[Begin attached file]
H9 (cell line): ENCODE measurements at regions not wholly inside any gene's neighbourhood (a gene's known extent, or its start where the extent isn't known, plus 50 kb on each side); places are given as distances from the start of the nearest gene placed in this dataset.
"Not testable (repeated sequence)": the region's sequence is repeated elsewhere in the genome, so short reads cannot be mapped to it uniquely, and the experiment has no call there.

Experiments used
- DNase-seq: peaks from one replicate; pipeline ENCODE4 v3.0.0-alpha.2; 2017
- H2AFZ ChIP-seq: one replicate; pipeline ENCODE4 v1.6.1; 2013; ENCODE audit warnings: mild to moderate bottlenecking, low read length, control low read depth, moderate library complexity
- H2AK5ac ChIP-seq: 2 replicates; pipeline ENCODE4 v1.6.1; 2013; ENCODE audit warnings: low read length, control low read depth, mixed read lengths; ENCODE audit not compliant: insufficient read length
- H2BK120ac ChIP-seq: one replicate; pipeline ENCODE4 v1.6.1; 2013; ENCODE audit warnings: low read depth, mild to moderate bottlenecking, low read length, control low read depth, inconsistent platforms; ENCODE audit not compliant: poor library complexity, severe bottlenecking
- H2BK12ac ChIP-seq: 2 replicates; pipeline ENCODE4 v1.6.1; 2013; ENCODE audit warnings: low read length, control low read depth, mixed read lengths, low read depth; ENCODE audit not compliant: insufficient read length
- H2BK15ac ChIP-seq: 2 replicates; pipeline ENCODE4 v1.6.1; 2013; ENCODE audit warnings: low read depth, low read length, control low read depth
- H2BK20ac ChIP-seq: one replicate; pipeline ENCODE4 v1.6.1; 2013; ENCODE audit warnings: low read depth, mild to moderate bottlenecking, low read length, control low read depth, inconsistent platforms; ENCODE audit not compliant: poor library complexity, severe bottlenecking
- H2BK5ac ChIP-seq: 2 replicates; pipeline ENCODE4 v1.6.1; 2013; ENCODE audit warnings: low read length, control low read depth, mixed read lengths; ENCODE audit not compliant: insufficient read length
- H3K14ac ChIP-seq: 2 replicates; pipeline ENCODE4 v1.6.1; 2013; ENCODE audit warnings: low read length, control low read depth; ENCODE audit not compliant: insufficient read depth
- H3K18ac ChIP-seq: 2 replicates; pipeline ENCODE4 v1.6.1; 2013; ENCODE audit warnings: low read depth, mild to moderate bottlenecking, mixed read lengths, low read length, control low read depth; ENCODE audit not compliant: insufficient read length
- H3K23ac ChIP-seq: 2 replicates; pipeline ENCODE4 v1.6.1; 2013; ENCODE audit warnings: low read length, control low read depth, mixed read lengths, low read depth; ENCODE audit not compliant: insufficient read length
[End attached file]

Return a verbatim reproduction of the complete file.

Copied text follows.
H9 (cell line): ENCODE measurements at regions not wholly inside any gene's neighbourhood (a gene's known extent, or its start where the extent isn't known, plus 50 kb on each side); places are given as distances from the start of the nearest gene placed in this dataset.
"Not testable (repeated sequence)": the region's sequence is repeated elsewhere in the genome, so short reads cannot be mapped to it uniquely, and the experiment has no call there.

Experiments used
- DNase-seq: peaks from one replicate; pipeline ENCODE4 v3.0.0-alpha.2; 2017
- H2AFZ ChIP-seq: one replicate; pipeline ENCODE4 v1.6.1; 2013; ENCODE audit warnings: mild to moderate bottlenecking, low read length, control low read depth, moderate library complexity
- H2AK5ac ChIP-seq: 2 replicates; pipeline ENCODE4 v1.6.1; 2013; ENCODE audit warnings: low read length, control low read depth, mixed read lengths; ENCODE audit not compliant: insufficient read length
- H2BK120ac ChIP-seq: one replicate; pipeline ENCODE4 v1.6.1; 2013; ENCODE audit warnings: low read depth, mild to moderate bottlenecking, low read length, control low read depth, inconsistent platforms; ENCODE audit not compliant: poor library complexity, severe bottlenecking
- H2BK12ac ChIP-seq: 2 replicates; pipeline ENCODE4 v1.6.1; 2013; ENCODE audit warnings: low read length, control low read depth, mixed read lengths, low read depth; ENCODE audit not compliant: insufficient read length
- H2BK15ac ChIP-seq: 2 replicates; pipeline ENCODE4 v1.6.1; 2013; ENCODE audit warnings: low read depth, low read length, control low read depth
- H2BK20ac ChIP-seq: one replicate; pipeline ENCODE4 v1.6.1; 2013; ENCODE audit warnings: low read depth, mild to moderate bottlenecking, low read length, control low read depth, inconsistent platforms; ENCODE audit not compliant: poor library complexity, severe bottlenecking
- H2BK5ac ChIP-seq: 2 replicates; pipeline ENCODE4 v1.6.1; 2013; ENCODE audit warnings: low read length, control low read depth, mixed read lengths; ENCODE audit not compliant: insufficient read length
- H3K14ac ChIP-seq: 2 replicates; pipeline ENCODE4 v1.6.1; 2013; ENCODE audit warnings: low read length, control low read depth; ENCODE audit not compliant: insufficient read depth
- H3K18ac ChIP-seq: 2 replicates; pipeline ENCODE4 v1.6.1; 2013; ENCODE audit warnings: low read depth, mild to moderate bottlenecking, mixed read lengths, low read length, control low read depth; ENCODE audit not compliant: insufficient read length
- H3K23ac ChIP-seq: 2 replicates; pipeline ENCODE4 v1.6.1; 2013; ENCODE audit warnings: low read length, control low read depth, mixed read lengths, low read depth; ENCODE audit not compliant: insufficient read length